(3) daily documentation of the shared private duty nursing services provided by each identified private duty nurse, including:
(i) the names of each recipient receiving shared private duty nursing services;
(ii) the setting for the shared services, including the starting and ending times that the recipient received shared private duty nursing care; and
(iii) notes by the private duty nurse regarding changes in the recipient's condition, problems that may arise from the sharing of private duty nursing services, and scheduling and care issues.
(i) The commissioner shall provide a rate methodology for shared private duty nursing. For two persons sharing nursing care, the rate paid to a provider must not exceed 1.5 times the regular private duty nursing rates paid for serving a single individual by a registered nurse or licensed practical nurse. These rates apply only to situations in which both recipients are present and receive shared private duty nursing care on the date for which the service is billed.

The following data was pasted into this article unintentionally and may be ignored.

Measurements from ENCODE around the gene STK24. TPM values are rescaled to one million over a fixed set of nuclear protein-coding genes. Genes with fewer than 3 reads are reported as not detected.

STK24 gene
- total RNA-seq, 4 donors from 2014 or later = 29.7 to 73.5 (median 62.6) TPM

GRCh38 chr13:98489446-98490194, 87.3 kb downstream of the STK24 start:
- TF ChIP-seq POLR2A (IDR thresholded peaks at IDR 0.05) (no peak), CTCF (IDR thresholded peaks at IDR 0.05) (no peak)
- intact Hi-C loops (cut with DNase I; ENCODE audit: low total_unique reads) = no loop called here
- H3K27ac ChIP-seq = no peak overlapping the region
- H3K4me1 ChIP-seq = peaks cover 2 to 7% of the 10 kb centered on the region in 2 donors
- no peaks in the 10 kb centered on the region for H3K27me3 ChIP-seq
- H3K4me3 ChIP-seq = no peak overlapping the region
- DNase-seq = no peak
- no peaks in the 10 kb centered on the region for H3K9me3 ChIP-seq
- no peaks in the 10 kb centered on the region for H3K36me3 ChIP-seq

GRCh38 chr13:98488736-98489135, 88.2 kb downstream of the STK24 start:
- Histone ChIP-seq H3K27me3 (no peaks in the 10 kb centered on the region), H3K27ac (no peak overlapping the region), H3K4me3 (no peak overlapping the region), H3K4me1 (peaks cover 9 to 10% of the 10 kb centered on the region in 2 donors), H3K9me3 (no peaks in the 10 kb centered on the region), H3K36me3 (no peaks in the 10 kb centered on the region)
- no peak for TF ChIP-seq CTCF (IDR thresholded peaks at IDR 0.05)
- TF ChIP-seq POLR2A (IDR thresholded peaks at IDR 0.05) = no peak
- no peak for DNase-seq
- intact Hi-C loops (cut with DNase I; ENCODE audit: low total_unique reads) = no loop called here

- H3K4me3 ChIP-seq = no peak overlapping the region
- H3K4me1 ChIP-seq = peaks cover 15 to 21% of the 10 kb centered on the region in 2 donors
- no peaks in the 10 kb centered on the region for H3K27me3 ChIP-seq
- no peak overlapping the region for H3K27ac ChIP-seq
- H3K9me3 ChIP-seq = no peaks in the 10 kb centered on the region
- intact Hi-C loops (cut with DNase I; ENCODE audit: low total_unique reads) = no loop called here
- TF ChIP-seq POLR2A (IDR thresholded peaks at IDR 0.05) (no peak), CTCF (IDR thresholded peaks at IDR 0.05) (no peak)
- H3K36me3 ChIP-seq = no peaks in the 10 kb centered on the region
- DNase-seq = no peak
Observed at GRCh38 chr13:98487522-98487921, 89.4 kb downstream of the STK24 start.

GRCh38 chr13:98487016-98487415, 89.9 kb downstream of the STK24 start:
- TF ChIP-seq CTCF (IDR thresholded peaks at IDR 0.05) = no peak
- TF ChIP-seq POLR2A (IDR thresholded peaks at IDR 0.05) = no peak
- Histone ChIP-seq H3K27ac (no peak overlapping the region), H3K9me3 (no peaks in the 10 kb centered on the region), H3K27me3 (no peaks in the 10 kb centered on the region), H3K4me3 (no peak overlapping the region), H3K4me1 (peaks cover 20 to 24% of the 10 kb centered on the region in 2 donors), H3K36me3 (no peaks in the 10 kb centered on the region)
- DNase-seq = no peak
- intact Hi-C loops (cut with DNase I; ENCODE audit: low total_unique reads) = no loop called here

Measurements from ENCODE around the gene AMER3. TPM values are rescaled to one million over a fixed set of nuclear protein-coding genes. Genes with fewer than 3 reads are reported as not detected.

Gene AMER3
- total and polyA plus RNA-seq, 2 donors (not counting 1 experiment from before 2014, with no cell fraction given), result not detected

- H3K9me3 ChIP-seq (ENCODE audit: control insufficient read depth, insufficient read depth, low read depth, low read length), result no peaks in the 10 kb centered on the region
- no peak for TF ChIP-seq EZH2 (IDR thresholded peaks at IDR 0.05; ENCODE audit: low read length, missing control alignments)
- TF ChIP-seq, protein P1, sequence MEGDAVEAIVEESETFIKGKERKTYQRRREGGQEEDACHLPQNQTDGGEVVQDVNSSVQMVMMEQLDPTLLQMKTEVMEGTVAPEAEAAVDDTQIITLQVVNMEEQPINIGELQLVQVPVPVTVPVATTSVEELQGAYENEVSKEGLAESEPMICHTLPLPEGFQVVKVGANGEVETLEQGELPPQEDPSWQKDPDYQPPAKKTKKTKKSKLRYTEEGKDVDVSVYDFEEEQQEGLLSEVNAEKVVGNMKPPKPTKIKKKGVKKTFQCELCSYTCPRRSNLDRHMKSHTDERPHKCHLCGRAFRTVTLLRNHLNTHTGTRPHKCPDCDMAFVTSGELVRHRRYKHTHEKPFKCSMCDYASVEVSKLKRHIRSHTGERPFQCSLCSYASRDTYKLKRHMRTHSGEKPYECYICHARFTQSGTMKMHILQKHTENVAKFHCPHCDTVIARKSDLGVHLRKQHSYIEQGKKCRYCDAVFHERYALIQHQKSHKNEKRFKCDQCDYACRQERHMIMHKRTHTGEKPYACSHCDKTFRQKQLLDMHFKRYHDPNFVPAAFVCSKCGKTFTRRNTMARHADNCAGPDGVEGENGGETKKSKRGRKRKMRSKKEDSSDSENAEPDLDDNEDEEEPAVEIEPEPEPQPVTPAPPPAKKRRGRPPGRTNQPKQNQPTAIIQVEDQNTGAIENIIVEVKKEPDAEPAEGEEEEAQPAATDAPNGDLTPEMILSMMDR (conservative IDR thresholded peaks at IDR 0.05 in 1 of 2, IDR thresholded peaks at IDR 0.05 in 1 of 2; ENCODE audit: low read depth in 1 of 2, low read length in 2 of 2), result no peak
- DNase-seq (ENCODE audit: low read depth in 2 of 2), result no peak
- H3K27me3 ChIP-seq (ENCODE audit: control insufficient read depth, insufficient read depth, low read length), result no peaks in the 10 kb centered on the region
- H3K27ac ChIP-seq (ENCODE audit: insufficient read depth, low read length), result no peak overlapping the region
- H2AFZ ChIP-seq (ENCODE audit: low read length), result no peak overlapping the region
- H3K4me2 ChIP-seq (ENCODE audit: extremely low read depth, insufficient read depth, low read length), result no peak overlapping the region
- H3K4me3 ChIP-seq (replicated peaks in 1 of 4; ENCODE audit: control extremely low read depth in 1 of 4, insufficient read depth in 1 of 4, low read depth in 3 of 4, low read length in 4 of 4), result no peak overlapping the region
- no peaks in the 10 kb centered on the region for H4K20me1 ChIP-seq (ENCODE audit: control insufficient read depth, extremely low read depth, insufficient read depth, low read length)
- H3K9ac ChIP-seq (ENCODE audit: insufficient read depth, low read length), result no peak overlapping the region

(a) Payment is allowed for extraordinary services that require specialized nursing skills and are provided by parents of minor children, family foster parents, spouses, and legal guardians who are providing private duty nursing care under the following conditions:
(1) the provision of these services is not legally required of the parents, spouses, or legal guardians;
(2) the services are necessary to prevent hospitalization of the recipient; and
(3) the recipient is eligible for state plan home care or a home and community-based waiver and one of the following hardship criteria are met: